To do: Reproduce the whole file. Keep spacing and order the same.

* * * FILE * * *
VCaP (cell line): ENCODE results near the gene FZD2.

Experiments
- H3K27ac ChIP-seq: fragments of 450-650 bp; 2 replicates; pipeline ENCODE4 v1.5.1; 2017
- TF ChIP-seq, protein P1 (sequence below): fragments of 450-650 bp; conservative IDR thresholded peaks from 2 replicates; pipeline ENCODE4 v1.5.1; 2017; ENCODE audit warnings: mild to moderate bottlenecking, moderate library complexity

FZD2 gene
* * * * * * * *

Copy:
VCaP (cell line): ENCODE results near the gene FZD2.

Experiments
- H3K27ac ChIP-seq: fragments of 450-650 bp; 2 replicates; pipeline ENCODE4 v1.5.1; 2017
- TF ChIP-seq, protein P1 (sequence below): fragments of 450-650 bp; conservative IDR thresholded peaks from 2 replicates; pipeline ENCODE4 v1.5.1; 2017; ENCODE audit warnings: mild to moderate bottlenecking, moderate library complexity

FZD2 gene